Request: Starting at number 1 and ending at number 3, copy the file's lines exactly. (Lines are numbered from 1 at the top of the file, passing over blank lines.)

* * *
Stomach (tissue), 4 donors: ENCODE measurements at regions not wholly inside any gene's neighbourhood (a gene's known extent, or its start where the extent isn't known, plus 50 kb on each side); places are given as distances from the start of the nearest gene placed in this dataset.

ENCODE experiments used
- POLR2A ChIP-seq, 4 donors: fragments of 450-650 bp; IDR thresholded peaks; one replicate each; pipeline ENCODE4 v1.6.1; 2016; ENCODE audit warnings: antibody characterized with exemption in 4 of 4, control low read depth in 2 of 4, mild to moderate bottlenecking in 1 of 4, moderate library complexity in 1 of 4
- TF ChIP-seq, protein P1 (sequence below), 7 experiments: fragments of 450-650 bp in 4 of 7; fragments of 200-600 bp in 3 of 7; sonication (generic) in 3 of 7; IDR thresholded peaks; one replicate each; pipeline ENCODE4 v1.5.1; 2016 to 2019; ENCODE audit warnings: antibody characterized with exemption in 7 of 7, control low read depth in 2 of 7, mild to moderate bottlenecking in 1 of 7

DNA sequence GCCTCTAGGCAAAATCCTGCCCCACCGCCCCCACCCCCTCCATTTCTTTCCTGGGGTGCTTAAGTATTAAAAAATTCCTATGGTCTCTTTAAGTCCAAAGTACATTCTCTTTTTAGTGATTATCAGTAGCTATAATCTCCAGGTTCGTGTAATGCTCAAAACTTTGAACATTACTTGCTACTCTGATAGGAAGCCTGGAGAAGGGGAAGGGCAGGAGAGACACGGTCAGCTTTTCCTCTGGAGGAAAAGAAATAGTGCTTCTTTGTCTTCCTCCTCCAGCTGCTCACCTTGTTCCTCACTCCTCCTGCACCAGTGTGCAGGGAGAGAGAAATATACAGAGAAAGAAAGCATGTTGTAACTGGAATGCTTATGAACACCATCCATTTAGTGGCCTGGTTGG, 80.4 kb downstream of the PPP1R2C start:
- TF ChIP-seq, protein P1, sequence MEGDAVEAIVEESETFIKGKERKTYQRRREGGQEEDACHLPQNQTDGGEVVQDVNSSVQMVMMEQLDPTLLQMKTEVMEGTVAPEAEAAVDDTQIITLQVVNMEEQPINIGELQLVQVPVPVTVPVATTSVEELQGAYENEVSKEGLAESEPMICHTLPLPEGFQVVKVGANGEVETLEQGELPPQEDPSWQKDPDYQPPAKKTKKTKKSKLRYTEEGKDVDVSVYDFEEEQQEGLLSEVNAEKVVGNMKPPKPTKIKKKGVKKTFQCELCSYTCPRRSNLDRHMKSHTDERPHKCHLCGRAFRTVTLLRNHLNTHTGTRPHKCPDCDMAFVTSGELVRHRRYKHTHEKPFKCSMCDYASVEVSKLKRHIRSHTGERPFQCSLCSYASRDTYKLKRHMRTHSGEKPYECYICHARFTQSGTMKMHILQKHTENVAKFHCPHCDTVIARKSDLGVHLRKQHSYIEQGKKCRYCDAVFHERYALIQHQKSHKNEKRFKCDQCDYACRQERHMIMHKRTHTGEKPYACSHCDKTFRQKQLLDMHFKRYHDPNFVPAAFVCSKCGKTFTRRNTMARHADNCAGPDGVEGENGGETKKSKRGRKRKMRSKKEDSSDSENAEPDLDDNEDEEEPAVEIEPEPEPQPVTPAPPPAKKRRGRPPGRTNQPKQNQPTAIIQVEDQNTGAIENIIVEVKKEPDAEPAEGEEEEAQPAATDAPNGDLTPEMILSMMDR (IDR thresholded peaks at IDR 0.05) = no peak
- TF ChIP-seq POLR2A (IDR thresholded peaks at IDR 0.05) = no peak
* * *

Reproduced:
Stomach (tissue), 4 donors: ENCODE measurements at regions not wholly inside any gene's neighbourhood (a gene's known extent, or its start where the extent isn't known, plus 50 kb on each side); places are given as distances from the start of the nearest gene placed in this dataset.

ENCODE experiments used
- POLR2A ChIP-seq, 4 donors: fragments of 450-650 bp; IDR thresholded peaks; one replicate each; pipeline ENCODE4 v1.6.1; 2016; ENCODE audit warnings: antibody characterized with exemption in 4 of 4, control low read depth in 2 of 4, mild to moderate bottlenecking in 1 of 4, moderate library complexity in 1 of 4